Title Twins: What Happens When Your Book has the Same Title as Another Book?

Authors want their books to have a unique and memorable title. I know a lot of authors who will not even tell anyone the name of a work in progress until it is published because they don’t want anyone to steal their title.

It’s easy to understand why authors would feel that way. You can’t copyright a title and sometimes finding a good one is harder than writing the freaking book. That causes two things to happen:

1. A lot of books have the same title as at least one other book; and

2. A lot of books have bizarre titles that are hard to remember, like The Return of the Revenge of the Curse of the Son of the Bride of Vampire Ninja vs. Robot Space Monkeys, Part II.

So it is not that terribly surprising that Stephen King has a book with the same title as that of another author.ย  Emily Schultz published her debut novel, Joyland, in 2006. Stephen King’s Joyland was released in 2013.

What I do find surprising is that the coincidence seemed to result in a sales spike for Ms. Schultz. According to The Telegraph article, a lot of those purchases were made by people who thought they were buying the King book. I guess I can see how someone might make that mistake. Still, the author’s name on the cover should be a clue.

Even more surprising are the reviews Ms. Schultz received from people who allegedly read her book and still thought it was written by Stephen King:

Although some who reviewed Shultz’s book on Amazon liked it on its own merit, most still thought this was a King book. Some thought he had taken a brilliant new direction, such as reviewer Sheila Peebles from Ohio, who wrote: “Probably one of the best books written by Stephen King. Not the usual King story but instead a warm wonderful story”.

It is pretty easy to buy the wrong book with one click. I guess I can even see some people beginning to read the book without realizing they had bought the wrong one. It is a little harder to believe anyone could read the whole book and still think it was written by Stephen King. I find it very difficult to believe that any great number of people could could make such a mistake.

I think it much more likely that a few people read the correct book and wrote their reviews about the correct book, but posted them on the wrong book. We have no way of knowing how often this happens, but we do know it has happened. It seems more likely to happen with books that share the same title.

Many customer-written reviews are vague enough that it cannot be stated with certainty which book they actually read.ย At the time of this article, Joyland by Emily Schultz had 13 reviews on Amazon. Let’s take a look at a few:

Not up to Steven King standards. Boring and boring. No suspense. The characters were interesting, but not exciting. Did not like the ending.

~

I have always loved Stephen King novels. However, this one was a rambling, stream of consciousness mess. I had to go back and read over the last pages again and again to try to understand what was happening. For a person who reads several books a week, this is annoying, to say the least. I will still read his next book, if there is one. He fascinates me with the way he thinks, generally. This book was not my favorite, by any means.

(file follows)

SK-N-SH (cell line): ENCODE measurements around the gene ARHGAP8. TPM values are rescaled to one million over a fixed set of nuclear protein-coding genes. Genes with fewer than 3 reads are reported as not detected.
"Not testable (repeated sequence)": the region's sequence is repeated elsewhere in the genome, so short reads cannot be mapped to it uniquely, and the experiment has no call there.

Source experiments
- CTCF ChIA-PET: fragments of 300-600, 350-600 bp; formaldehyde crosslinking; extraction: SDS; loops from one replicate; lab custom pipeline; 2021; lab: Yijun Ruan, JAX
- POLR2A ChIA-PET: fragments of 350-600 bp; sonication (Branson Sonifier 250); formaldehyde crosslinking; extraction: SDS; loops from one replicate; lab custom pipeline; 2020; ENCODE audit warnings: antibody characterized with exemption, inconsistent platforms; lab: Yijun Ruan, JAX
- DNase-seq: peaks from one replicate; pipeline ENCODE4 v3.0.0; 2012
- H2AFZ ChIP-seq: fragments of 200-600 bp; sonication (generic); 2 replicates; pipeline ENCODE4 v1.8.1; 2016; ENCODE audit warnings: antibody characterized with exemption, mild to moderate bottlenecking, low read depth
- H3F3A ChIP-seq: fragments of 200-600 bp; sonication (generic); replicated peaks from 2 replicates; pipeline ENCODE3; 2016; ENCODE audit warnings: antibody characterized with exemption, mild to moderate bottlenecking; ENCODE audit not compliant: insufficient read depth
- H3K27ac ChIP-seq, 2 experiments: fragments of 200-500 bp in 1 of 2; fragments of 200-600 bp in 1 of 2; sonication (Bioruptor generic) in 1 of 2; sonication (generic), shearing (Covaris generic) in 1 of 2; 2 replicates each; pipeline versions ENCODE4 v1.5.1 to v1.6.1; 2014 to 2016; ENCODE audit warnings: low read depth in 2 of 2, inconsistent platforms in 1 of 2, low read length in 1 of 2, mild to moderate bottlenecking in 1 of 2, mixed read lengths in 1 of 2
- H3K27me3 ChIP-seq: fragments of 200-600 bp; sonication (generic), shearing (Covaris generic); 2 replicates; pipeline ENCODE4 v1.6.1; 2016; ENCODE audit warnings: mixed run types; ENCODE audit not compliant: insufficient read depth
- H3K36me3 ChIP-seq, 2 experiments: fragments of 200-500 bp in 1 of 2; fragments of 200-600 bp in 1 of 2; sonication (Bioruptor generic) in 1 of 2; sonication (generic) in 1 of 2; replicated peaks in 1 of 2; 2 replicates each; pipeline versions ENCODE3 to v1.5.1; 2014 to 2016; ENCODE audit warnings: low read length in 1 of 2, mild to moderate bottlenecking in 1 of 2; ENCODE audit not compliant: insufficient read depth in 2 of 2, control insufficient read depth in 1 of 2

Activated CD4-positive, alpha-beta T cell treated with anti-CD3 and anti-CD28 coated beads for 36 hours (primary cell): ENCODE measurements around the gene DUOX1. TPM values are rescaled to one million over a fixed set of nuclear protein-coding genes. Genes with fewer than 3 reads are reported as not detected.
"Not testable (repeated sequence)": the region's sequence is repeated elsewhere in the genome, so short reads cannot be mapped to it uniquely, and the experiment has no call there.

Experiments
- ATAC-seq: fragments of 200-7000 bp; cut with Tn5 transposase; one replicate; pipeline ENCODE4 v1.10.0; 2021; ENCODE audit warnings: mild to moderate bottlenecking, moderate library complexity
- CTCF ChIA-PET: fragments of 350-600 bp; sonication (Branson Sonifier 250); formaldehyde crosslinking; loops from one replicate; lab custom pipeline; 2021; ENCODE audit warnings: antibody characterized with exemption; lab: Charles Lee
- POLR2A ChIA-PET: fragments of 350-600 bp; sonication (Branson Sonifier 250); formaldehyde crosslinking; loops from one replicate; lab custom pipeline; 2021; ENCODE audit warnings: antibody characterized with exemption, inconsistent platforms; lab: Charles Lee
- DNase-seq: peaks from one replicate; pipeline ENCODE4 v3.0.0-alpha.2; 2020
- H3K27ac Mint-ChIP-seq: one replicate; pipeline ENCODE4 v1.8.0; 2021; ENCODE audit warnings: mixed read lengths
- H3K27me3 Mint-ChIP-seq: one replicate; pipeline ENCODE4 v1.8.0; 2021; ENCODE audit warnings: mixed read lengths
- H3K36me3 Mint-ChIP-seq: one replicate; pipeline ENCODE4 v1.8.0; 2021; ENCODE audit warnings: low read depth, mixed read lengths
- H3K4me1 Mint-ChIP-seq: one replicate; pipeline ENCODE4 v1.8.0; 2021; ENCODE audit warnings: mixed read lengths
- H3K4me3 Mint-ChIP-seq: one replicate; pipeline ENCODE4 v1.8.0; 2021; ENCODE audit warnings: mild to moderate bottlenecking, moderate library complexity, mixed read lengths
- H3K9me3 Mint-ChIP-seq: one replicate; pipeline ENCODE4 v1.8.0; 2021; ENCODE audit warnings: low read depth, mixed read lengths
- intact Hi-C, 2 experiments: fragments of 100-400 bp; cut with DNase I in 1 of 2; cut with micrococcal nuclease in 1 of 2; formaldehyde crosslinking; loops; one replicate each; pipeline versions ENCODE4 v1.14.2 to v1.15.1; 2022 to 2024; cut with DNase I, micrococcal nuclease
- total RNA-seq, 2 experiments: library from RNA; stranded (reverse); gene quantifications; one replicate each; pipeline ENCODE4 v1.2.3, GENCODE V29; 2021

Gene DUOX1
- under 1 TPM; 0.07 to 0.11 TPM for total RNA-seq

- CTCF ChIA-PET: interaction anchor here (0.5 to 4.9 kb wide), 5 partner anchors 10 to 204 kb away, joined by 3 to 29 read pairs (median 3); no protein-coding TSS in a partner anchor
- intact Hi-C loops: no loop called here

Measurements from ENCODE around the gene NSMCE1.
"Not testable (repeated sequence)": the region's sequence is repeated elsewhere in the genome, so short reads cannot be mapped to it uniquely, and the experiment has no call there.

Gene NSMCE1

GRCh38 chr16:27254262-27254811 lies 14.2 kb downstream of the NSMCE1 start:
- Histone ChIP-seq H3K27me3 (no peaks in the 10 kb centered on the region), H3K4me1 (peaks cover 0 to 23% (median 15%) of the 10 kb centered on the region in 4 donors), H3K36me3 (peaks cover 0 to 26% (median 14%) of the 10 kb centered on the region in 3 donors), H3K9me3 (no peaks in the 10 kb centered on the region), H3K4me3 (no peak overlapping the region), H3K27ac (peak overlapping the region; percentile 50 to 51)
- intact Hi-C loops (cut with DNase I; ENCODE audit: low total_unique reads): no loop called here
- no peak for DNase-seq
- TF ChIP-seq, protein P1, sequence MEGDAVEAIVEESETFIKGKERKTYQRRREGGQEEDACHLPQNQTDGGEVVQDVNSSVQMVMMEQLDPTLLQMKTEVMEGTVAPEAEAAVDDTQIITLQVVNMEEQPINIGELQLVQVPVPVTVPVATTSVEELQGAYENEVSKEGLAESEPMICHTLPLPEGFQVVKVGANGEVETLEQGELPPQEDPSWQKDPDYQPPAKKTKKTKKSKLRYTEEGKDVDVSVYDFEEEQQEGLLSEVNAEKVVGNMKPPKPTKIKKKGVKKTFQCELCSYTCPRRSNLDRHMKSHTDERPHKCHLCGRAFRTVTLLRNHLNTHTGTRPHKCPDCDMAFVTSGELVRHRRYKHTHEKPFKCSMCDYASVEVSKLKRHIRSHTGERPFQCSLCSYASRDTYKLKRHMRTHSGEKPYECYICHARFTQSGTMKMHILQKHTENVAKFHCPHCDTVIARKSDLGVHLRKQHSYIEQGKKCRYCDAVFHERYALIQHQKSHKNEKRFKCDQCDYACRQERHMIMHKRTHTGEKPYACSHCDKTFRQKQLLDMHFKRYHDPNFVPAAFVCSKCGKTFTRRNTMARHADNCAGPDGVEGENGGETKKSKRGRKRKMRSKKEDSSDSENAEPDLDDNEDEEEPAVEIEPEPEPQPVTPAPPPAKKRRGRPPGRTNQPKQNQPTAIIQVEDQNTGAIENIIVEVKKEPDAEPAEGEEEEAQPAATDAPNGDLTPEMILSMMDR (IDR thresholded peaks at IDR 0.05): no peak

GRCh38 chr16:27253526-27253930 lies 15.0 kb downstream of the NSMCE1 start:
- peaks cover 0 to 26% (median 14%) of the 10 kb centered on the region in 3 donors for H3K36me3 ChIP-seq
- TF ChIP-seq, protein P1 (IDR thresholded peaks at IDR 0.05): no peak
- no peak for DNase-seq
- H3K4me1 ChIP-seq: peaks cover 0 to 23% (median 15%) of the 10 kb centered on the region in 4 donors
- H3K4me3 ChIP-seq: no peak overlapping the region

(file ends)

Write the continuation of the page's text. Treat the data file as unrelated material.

~

I bought both these books for my grand daughters birthday, which was the 20th, she just loves Stephen King, he is her favorite author

It is impossible to state definitively from these reviews that the customers read the wrong Joyland. The third one up there isn’t even really a review. I have read a number of Stephen King books and while many are excellent, even a golden goose lays a clunker every once in a while. The statements made in those first two reviews above could easily and accurately reflect how I felt about the King book, Gerald’s Game.

So, let’s look at some of the reviews for King’s Joyland:

The main character was whiny, the nostalgia was cheesy, the mystery was too easily solved, and it ended with a literal deus ex machina.

~

….one star, and only because I’m in a good mood! I only finished it because I’m a tight-wad and hate to waste money. Silly…but there it is!

~

Being a Stephen King fan for so many years….I was dumbfounded by this story. When I got to the middle of the book, I thought, ‘okay, it’s gonna get good now’….But it never did. Lame story. Boring. Absolutely NOTHING exciting about it. I am SO disappointed. Wish I could return this book and get my money back!!!

Which Joyland did these people read? Is it possible King ended up with some of Schultz’ reviews? Sure, that is possible. Is it possible some King fans just didn’t care for his latest offering? Also possible. We may never know the truth.

Do you have a book that shares a title with another book? Have you ever gotten a review that seemed like a real outlier? It could be that you’re getting another author’s bad reviews. Worse yet, they may be getting your good reviews.

Let’s hear about your experiences. Better yet, what steps do you think Amazon could take to prevent this kind of confusion?

Author: Stephen Hise

Stephen Hise is the Evil Mastermind and founder of Indies Unlimited. Hise is an independent author and an avid supporter of the indie author movement. Learn more about Stephen at his website or his Amazon author page.

33 thoughts on “Title Twins: What Happens When Your Book has the Same Title as Another Book?”

  1. A reviewer said once she really liked my book because she always was fascinated by Alaska. None of my books mentions Alaska. I’m still wondering what book she read that she confused with mine.

  2. We researched our title and at the time, there weren’t any others out there. but very quickly there were several published with Kai’s Journey as the beginning of the title. But the rest of the title, Kai’s Journey, The New World Chronicles, and Kai’s Journey to gold mountain are completely different and hard to mix up. Others have Kai’s Journey through Cancer, depression, etc. No matter how hard you try to come up with a new and unique title that is also memorable. Others will follow. Good to know about the Stephen King book though! good article~

    1. Coming up with a title that is unique at the time does not protect you from somebody using the same title later, though (as Emily discovered). I almost feel bad now about titling my next book The Shining. ๐Ÿ˜‰

  3. Good points Stephen. But how about sharing the title of your book with a rock band like my Wilderness Heart does. At least I think they are a rock band. lol. When I come up with a title, I do a research for the title I want to use to see if its been used before. It is has, I look at the type of books it’s been used on to decide if it will affect the use on my book. If it is a title that has been used a lot, then I go back to the drawing board.